British Gas is the second of the ‘big six’ energy companies to announce price hikes – 18% for gas and 16% for electricity. You may shrug and say others will follow suit, but could more competition solve the problem?
It’s easy to rant and rail when energy prices go up. I did so myself only a few weeks ago when Scottish Power announced a whopping 19% increase in gas and 10% in electricity. Usually I’d switch energy supplier in this scenario, which is exactly what I did.
But, as was pointed out in some of the comments in reply to my Conversation, that’s not the best solution. British Gas announced similar price rises today and I expect the other energy companies will soon follow suit.
Chris was spot on when he asked about my switch:
‘Yes but where are you going to go? All the other energy suppliers are soon going to follow in their footsteps. Good idea to always be on the cheapest tariff, and lock in for as long as possible, but gains are temporary. Switching is not the universal panacea to the problem of ever increasing energy prices.’
A very good point. As consumers we have a certain amount of power – we can vote with our feet and switch to a better company, make complaints when they do something wrong, or in extreme cases report them. However, it’s easy to feel overwhelmed in the energy market – why bother to switch when we know we’ll get the same treatment (and roughly the same prices) from another supplier?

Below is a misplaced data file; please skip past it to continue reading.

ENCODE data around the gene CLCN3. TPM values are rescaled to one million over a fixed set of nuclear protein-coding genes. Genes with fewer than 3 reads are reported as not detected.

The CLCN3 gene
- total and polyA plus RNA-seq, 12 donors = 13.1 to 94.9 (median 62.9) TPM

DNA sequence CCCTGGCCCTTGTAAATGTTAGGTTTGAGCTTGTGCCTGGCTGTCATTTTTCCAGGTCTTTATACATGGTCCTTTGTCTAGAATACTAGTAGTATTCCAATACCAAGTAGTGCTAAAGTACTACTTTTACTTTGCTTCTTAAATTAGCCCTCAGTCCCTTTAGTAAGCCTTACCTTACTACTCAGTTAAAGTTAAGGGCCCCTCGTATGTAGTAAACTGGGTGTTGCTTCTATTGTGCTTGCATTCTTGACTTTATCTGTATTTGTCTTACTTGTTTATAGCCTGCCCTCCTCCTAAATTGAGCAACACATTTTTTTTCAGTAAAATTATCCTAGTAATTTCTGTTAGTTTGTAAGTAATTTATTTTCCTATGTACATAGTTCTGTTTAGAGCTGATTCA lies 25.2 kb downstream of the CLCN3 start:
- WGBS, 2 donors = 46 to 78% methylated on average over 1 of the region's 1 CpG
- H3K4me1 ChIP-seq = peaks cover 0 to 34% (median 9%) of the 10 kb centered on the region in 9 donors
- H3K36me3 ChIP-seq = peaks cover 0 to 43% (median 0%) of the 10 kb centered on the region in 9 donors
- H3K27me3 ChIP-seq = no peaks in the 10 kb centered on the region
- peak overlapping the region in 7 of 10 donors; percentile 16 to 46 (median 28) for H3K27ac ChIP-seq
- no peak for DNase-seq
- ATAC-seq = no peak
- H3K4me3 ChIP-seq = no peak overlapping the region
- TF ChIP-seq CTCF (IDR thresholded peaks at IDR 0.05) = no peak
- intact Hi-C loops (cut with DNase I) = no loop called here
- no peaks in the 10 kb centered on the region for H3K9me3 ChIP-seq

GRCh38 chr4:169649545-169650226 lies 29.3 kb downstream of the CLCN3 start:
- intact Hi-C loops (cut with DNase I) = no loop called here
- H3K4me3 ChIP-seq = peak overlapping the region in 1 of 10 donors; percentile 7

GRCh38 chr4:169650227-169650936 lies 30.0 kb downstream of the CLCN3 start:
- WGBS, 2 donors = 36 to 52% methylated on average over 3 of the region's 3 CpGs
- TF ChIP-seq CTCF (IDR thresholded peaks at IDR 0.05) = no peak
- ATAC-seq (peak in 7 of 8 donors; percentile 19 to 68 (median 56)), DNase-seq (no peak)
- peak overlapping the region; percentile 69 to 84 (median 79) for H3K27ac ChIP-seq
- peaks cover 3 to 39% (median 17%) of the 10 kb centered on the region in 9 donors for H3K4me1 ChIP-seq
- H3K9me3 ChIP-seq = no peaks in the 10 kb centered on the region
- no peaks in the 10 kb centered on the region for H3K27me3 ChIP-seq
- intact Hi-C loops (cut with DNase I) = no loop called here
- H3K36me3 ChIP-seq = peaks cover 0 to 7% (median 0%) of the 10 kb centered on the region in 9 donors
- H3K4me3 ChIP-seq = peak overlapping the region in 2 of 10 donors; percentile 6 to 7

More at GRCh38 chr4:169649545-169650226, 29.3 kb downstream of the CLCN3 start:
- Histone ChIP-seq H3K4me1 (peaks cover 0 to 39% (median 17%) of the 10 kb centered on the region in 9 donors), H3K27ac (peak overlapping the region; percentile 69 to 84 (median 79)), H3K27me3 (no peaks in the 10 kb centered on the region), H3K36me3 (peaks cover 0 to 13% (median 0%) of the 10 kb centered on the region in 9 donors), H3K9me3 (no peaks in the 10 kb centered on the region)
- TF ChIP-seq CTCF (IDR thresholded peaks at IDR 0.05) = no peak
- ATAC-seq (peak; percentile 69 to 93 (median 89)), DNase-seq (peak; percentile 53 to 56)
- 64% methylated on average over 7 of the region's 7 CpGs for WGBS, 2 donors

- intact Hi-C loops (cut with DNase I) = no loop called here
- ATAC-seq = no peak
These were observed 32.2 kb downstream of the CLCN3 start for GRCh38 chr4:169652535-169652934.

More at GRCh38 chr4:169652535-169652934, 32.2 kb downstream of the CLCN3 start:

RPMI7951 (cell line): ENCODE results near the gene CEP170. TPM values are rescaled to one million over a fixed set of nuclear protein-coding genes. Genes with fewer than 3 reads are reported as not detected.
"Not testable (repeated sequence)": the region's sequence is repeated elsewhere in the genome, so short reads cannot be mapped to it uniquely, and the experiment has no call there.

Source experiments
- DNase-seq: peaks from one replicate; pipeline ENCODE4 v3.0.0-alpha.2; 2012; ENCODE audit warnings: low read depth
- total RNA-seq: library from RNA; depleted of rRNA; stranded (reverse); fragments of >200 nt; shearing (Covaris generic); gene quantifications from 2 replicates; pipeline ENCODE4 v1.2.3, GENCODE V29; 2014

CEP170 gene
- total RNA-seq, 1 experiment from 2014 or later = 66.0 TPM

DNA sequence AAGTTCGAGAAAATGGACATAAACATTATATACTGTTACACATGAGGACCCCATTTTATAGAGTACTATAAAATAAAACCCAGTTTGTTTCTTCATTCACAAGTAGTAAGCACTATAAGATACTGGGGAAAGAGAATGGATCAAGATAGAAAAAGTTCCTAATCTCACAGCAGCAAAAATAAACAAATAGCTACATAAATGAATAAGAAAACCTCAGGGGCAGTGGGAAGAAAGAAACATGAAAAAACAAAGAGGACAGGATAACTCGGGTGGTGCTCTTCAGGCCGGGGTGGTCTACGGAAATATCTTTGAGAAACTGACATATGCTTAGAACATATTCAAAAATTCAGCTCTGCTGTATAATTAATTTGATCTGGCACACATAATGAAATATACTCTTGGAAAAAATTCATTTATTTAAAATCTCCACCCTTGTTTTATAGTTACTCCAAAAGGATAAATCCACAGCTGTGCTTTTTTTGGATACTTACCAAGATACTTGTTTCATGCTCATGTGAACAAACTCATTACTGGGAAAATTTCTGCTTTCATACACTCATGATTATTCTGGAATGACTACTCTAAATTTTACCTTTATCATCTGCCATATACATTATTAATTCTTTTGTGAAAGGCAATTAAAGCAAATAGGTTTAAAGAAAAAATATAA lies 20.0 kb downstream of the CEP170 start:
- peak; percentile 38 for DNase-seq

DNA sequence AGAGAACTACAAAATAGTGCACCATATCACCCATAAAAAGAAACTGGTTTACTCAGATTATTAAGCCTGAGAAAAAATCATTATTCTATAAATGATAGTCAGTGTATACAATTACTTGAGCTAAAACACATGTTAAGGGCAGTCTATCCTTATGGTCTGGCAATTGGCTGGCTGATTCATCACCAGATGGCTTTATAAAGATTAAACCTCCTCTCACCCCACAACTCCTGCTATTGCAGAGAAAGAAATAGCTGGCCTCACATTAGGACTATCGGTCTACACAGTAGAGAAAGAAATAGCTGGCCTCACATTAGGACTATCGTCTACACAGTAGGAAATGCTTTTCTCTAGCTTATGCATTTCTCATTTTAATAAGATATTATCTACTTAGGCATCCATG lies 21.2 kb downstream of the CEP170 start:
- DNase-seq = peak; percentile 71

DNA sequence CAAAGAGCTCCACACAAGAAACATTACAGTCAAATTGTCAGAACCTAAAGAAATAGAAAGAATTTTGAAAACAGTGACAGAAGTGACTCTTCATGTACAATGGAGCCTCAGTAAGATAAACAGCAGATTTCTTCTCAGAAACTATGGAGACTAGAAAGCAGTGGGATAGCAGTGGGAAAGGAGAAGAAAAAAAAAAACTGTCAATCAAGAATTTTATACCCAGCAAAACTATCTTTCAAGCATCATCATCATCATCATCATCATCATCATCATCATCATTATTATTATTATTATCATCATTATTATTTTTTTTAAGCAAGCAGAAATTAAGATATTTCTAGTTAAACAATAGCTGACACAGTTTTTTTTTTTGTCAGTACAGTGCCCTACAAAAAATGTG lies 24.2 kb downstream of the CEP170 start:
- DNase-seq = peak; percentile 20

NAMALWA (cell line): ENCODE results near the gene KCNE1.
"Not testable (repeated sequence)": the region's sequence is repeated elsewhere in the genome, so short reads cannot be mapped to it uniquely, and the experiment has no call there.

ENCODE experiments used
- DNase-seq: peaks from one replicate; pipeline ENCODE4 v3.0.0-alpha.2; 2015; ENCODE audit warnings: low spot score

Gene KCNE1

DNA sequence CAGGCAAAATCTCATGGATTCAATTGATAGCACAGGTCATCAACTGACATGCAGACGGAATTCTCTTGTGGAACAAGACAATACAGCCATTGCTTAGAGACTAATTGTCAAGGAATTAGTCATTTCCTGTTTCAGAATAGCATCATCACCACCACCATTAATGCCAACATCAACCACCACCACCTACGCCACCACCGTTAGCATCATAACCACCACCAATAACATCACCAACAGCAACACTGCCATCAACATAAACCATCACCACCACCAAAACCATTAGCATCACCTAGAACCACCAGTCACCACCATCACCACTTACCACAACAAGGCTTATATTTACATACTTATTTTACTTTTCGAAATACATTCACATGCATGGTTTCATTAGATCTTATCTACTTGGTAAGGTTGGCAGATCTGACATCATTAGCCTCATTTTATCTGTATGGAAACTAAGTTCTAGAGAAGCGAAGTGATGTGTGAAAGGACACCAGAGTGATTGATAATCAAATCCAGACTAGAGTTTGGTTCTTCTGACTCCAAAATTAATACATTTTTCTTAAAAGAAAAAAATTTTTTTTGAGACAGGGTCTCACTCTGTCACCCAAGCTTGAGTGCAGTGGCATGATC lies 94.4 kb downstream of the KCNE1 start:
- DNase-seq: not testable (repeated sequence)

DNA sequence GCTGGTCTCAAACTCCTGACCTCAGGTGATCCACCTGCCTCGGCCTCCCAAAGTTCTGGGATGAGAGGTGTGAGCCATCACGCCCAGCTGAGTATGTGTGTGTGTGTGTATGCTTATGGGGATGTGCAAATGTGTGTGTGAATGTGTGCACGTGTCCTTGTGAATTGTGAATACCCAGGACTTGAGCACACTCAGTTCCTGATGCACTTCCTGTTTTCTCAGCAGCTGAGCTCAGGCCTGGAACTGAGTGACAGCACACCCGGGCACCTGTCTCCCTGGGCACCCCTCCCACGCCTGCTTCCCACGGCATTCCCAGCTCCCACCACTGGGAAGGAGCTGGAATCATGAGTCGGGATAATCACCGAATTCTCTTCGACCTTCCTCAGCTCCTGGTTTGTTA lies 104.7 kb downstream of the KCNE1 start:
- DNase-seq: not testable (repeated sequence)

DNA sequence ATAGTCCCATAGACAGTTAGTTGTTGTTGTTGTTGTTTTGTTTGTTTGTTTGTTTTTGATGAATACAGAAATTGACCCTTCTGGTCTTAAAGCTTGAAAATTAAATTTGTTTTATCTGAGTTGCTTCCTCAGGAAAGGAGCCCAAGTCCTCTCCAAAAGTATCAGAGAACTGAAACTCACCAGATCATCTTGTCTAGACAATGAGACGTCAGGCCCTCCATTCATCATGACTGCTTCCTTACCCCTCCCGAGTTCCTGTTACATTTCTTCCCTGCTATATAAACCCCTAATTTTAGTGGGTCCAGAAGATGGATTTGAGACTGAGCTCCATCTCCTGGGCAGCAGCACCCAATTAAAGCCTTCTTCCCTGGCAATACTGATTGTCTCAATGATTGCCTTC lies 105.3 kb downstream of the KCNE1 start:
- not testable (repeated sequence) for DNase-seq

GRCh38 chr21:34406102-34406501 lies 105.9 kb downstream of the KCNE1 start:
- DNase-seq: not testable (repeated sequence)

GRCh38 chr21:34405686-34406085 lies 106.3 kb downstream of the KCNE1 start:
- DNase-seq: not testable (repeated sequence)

New players in the energy market
One of the key solutions, I think, is to fill the marketplace up. The ‘big six’ all tend to raise their prices at roughly the same time. Many people are deserting the larger companies for smaller suppliers as they find they get a better service, even if they do have to pay a little bit more.
There was a lot of love given to Ovo and Ecotricity in reply to my Scottish Power Conversation. GoodHonestAdvice, who was switching to Ovo, said:
‘They will be slightly more expensive than if I were to stay with Scottish Power, but I am disgusted with the fact that Scottish Power has doubled its standing charge, which will hit low income and low usage customers most.’
And Organicrad11 praised Ecotricity:
‘As a customer of Ecotricity I know that I will not be ripped off, will not want to change supplier, will have my phone calls answered straight away by someone in the Stroud office (no call centres abroad), and above all, can use electricity in the knowledge that most of it is definitely from a low-carbon source.’
So do you think that these smaller companies could give us a brighter future? I personally like the idea of an energy market that’s much more competitive, where some companies might say “actually, I’m going to buck the trend and keep my prices stable now.”
They might make smaller profits in the short term, but I for one would be happy to be a long-term customer if my energy company was willing to stand out from the crowd.